Becoming a Prophet

The responsibility to proclaim God’s message—to be a prophet—is obligatory upon all. Every member of the Church is exhorted to embody the word, and to “speak…the truth in love” (Eph 4:15). We accomplish this in many ways: when we share the Gospel with those who have not heard; when we declare God’s justice by standing up for the weak; or when we speak of God’s mercy and forgiveness to those in pain. In every instance, our words must be carefully conceived and delivered, since our Lord warns us that we will be judged for every idle syllable (Matt 12:36). The saints recommend that, when in doubt, silence is preferred. And when it is necessary to speak, our thoughts should first be sifted through prayer, and tempered by the Holy Spirit: “Let your speech always be with grace, seasoned with salt, that you may know how you ought to answer each one” (Col 4:6). This stands in stark contrast to the rampant vulgarity so common today.

The parish priest is entrusted with leading his parishioners to the Kingdom of God; and so he is called to fulfill a prophetic task in his preaching and spiritual guidance. In particular, the sacrament of confession is an opportunity for God to speak through the priest for the sake of the penitent. For this reason, the priest is called a spiritual father. He is a shepherd and therefore accountable for their salvation, which is a reflection of his love and care for his flock.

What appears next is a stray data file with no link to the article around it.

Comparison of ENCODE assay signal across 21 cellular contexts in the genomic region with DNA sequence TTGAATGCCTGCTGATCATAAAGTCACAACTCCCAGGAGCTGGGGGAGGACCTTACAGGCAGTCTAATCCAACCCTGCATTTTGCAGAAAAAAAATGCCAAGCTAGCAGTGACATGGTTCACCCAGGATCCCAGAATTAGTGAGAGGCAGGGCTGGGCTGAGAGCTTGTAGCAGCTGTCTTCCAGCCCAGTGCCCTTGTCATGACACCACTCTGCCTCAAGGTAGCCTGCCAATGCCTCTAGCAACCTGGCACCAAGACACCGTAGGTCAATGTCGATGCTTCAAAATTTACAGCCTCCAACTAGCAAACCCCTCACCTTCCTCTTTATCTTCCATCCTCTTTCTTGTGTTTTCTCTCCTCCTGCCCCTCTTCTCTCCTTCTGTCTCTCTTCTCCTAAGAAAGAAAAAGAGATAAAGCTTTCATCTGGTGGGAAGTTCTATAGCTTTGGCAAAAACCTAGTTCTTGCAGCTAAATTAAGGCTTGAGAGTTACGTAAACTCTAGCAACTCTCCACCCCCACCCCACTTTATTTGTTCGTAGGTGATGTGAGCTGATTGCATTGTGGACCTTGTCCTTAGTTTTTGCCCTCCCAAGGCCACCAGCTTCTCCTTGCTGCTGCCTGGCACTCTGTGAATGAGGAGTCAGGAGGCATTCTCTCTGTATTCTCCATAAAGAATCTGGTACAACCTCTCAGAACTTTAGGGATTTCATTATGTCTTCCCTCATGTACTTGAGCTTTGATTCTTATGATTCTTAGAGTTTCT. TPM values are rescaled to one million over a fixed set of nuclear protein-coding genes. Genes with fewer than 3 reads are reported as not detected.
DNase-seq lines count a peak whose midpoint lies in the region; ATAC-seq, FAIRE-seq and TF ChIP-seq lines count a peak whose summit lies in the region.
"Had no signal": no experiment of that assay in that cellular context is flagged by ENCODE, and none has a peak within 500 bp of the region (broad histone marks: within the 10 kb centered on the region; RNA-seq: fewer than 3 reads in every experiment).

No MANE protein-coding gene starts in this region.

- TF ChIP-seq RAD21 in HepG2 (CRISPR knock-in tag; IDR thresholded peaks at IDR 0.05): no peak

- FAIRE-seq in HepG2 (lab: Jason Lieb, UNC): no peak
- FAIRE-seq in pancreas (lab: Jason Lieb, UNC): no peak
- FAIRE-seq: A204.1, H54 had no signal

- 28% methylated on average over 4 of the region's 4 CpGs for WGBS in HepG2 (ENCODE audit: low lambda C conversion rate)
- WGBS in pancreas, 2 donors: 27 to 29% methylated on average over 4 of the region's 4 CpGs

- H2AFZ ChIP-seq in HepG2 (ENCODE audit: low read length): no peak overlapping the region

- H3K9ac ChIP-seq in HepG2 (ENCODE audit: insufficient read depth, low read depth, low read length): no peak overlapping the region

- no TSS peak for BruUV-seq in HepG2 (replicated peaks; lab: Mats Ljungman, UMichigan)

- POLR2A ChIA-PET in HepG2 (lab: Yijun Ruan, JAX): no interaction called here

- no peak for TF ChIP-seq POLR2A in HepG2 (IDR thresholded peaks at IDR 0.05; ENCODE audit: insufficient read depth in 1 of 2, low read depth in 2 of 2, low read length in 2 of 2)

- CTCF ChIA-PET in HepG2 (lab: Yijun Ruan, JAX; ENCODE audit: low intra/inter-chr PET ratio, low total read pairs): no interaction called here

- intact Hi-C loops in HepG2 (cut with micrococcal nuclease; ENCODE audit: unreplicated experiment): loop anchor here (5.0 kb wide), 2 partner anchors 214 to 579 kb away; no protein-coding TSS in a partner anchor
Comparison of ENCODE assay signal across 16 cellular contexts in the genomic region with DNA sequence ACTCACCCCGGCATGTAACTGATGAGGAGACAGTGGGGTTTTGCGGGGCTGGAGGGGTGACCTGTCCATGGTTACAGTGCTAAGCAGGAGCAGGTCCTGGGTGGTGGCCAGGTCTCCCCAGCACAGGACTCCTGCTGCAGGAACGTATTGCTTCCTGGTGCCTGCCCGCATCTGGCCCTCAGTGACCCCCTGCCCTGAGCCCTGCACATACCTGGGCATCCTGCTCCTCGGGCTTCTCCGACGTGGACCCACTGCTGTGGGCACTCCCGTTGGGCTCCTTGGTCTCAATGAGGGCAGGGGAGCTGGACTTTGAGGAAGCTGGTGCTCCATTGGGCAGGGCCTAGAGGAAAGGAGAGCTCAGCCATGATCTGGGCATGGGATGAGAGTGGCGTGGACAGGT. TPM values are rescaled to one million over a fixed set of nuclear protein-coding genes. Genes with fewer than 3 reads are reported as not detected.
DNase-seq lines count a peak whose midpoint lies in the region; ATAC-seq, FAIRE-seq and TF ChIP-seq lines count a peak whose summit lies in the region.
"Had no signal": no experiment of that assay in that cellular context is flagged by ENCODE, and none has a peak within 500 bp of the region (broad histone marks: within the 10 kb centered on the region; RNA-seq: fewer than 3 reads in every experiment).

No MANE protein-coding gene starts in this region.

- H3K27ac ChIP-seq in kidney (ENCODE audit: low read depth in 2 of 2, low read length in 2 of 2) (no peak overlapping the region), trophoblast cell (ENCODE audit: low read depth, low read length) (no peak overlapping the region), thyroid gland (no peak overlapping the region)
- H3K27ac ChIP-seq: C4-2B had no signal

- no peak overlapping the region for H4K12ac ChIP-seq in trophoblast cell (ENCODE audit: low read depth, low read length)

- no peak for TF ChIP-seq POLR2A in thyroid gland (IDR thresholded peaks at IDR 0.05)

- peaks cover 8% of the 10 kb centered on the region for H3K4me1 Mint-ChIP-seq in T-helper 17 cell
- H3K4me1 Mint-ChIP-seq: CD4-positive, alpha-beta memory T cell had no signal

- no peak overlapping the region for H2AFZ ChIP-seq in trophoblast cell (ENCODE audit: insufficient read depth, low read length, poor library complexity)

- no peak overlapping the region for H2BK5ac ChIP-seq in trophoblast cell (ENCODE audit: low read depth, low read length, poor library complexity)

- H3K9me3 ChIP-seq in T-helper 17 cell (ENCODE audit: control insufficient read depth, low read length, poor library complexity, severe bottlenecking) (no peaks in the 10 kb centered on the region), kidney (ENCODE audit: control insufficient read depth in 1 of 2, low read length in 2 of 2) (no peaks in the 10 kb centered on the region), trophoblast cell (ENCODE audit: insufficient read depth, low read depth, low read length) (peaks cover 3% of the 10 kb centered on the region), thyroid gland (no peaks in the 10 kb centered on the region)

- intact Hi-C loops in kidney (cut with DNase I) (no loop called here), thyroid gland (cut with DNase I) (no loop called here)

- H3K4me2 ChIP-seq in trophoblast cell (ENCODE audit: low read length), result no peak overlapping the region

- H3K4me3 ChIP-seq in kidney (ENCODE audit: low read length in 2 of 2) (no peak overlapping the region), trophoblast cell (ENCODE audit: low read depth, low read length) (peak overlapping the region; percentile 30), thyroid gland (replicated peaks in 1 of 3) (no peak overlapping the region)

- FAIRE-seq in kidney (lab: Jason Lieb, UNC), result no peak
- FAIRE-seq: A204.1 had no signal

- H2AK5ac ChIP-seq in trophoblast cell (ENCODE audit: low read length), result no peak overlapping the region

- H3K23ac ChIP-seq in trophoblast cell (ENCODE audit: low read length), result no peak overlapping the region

Monks and nuns are also called to fulfill a prophetic calling within the Church. Following the model of St. John the Baptist, they spend their days in asceticism and contemplation. And gradually, in time, God may reveal himself to them and initiate them into the deep mysteries of faith. Yet this is not for their own benefit, but so that they can arise and go—to preach the word, find the lost, and bind the broken. St. Seraphim of Sarov was one such monk. After years of prayer, fasting, and solitude, God instructed him to return to the world and minister to his people through spiritual guidance (and occasionally through miracles). Although such prophets are difficult to find in our time, Orthodox monasteries around the world continue to provide a path to holiness that produces luminaries for all our benefit.